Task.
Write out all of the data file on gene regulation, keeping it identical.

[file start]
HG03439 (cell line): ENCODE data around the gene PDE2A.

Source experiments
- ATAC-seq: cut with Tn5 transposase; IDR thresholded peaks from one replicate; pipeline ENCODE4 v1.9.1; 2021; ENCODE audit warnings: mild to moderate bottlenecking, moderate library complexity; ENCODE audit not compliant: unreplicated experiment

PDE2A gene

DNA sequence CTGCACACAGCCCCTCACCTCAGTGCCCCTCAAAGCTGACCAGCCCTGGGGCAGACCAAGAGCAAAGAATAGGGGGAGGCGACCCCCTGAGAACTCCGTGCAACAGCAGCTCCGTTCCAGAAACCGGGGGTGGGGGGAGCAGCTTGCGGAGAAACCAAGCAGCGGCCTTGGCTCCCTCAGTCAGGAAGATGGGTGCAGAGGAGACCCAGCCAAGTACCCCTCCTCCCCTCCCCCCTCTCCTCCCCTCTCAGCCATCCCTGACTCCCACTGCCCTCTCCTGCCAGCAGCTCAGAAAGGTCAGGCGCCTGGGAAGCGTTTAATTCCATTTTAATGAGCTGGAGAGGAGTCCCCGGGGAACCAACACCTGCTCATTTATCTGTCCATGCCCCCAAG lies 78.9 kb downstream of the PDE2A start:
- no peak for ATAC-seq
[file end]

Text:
HG03439 (cell line): ENCODE data around the gene PDE2A.

Source experiments
- ATAC-seq: cut with Tn5 transposase; IDR thresholded peaks from one replicate; pipeline ENCODE4 v1.9.1; 2021; ENCODE audit warnings: mild to moderate bottlenecking, moderate library complexity; ENCODE audit not compliant: unreplicated experiment

PDE2A gene

DNA sequence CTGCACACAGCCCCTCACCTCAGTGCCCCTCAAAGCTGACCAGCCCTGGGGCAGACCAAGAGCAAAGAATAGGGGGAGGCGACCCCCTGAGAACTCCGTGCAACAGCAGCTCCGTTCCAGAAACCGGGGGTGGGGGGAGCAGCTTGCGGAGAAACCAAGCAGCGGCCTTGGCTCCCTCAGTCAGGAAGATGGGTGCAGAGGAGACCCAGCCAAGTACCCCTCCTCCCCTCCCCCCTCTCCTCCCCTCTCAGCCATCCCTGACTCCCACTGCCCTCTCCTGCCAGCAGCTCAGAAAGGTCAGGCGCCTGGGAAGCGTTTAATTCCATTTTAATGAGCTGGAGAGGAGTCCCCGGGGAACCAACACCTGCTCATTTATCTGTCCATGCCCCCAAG lies 78.9 kb downstream of the PDE2A start:
- no peak for ATAC-seq